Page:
With a clamor to raise taxes on the rich echoing through City Hall, Albany and Washington, newly released figures show that much of New York City’s personal income tax is already paid by the well off.
The report also reveals that the total number of New York taxpayers surged in 2017 and 2018 — suggesting that the city’s relatively high income taxes and the 2018 elimination of deductions for state and local taxes didn’t spur an immediate flight.
Along with that surge: A hike in the number of New Yorkers making at least $1 million a year. The figure surpassed 30,000 in 2018 — a 20% increase over three years prior.
Data released Wednesday by the city Independent Budget Office showed that 42.5% of all the city income tax was paid by the top 1% of earners, defined as households pulling in about $900,000 or more a year.
Overall, the top 10% of taxpayers accounted for seven out of 10 tax dollars. And the bottom 50%, with incomes of under $37,000, paid 1.7% of $11.6 billion in income tax liability in 2018.
Push to Hike Taxes
Some state lawmakers have introduced more than a dozen proposals to further tax the rich, varying in complexity and aggressiveness. They’re pushing to get the measures passed in the new session that starts in January, or even sooner.
Mayor Bill de Blasio is firmly in their camp and has publicly supported plans to tax the wealthy “at a much higher level.” Gov. Andrew Cuomo says he is opposed, fearing higher taxes will cause wealthy New Yorkers to leave the state.
The top 1% does not comprise only the super-rich, since New Yorkers qualify with incomes of about $900,000 a year. But about half their income comes from dividends, interest and capital gains, meaning they are less tied to the city than those whose money comes almost exclusively from wages at full-time jobs.
As THE CITY previously reported, the number of New Yorkers making $5 million-plus grew to more than 4,400 in 2018, according to the IBO.
That and the increase in the overall number of millionaires suggest the elimination of unlimited deductions for state and city taxes in the 2017 Republican tax bill— especially income and property taxes — did not result in an immediate rush of the wealthy to states with lower or no income taxes.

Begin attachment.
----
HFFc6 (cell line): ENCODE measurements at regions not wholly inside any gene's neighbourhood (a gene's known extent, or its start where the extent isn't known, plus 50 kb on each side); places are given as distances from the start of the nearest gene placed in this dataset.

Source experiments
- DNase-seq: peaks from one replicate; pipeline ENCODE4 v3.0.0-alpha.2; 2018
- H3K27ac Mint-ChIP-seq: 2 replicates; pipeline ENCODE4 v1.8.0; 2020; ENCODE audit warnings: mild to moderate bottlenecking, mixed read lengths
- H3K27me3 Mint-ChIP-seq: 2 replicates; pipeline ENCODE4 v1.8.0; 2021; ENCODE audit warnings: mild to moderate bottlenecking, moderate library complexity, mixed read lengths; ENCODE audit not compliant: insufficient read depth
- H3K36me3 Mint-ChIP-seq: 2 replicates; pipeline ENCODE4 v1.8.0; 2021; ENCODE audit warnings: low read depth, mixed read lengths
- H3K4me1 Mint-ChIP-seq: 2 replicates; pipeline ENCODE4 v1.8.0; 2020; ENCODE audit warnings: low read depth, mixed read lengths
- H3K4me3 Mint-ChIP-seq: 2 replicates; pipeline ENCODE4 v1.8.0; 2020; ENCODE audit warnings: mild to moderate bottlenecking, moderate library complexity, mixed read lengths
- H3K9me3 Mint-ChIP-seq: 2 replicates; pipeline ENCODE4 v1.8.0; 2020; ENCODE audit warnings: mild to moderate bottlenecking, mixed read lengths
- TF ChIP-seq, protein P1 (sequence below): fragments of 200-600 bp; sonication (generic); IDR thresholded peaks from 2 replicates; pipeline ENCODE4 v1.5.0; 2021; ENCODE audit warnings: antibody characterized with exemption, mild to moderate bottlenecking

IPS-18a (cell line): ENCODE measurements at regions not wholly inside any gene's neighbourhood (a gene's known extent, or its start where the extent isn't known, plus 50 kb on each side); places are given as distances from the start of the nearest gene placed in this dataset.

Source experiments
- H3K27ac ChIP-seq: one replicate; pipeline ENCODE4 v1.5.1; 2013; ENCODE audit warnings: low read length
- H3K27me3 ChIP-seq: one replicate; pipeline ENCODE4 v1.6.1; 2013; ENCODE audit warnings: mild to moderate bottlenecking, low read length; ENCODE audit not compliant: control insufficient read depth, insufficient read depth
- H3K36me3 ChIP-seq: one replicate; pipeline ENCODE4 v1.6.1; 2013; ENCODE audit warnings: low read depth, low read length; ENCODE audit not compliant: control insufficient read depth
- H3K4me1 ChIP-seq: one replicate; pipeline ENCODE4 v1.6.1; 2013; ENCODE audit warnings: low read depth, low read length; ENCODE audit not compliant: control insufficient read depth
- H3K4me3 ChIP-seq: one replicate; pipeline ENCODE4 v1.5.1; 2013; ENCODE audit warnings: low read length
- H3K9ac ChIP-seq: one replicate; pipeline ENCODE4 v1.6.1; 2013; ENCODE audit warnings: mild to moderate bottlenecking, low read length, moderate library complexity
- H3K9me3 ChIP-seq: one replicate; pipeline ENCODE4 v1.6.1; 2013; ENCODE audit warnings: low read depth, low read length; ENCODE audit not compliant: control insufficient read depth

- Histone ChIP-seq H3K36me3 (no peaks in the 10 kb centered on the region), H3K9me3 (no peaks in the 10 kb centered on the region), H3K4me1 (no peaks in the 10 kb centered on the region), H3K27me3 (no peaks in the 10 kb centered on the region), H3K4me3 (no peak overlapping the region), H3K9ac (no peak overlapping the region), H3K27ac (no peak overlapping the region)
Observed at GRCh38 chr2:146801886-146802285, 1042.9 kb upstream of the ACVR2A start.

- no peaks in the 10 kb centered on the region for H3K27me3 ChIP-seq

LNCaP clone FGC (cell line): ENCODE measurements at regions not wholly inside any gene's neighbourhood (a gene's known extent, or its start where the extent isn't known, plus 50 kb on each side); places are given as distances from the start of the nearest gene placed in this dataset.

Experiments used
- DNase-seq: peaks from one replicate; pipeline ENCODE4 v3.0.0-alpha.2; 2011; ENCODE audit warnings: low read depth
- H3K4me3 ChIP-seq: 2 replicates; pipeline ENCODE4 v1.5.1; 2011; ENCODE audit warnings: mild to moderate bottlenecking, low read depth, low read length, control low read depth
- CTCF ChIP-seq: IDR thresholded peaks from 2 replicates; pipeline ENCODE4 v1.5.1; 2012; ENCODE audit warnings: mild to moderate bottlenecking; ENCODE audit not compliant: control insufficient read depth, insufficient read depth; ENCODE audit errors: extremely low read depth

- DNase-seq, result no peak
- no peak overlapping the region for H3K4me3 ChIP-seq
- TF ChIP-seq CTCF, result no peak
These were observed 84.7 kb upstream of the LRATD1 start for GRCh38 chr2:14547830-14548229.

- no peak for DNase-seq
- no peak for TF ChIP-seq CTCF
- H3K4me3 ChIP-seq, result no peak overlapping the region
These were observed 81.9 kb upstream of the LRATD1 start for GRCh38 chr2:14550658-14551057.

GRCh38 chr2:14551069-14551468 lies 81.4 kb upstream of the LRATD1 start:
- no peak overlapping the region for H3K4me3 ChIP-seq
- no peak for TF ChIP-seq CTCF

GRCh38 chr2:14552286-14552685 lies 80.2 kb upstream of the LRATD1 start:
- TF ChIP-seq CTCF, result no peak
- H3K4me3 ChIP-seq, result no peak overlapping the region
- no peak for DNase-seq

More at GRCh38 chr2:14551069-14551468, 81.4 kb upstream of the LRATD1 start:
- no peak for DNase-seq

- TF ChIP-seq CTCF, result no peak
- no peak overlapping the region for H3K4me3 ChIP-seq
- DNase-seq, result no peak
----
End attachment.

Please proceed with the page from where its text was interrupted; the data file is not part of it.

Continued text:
That doesn’t preclude a possible longer-term trend symbolized by President Donald Trump, a lifelong New Yorker who made Florida his permanent home only a year ago.
And Cuomo is among those concerned that raising taxes amid the pandemic and the growing prevalence of working remotely could drive some well-heeled taxpayers from the state.
Florida imposes no income tax and its total state and local tax burden is 35th among the 50 states, according to the Tax Foundation, an independent tax policy nonprofit, while New York has long been No. 1 in the ranking.
The combined state and local income tax for individuals making more than $1 million and families making more than $2 million comes in at 12.7%, second only to California’s 13.3% rate.
The millionaires tax increase just enacted in New Jersey pushes its take to 10.75%.
Poor Disproportionately Hit
But judging the city’s tax system by the income tax alone is misleading, said economist James Parrott of the New School.
He said the combination of income taxes, property taxes and sales taxes leads to “lower-income households paying a higher share of their income in New York City local taxes than high-income households.”
Parrott advocates instituting higher top brackets in the state income tax and restoring state corporate income taxes to the share of total taxes that prevailed a decade or two ago. Business taxes now amount to about $8 billion a year, the same as a decade ago, while total tax collections have jumped by almost a third.
He also has called for reforming the city’s property tax system, which studies have shown puts a large burden on lower-income homeowners and renters.
Parrott served on a mayoral commission charged with reforming the property tax system, although nothing has come of the members’ work so far.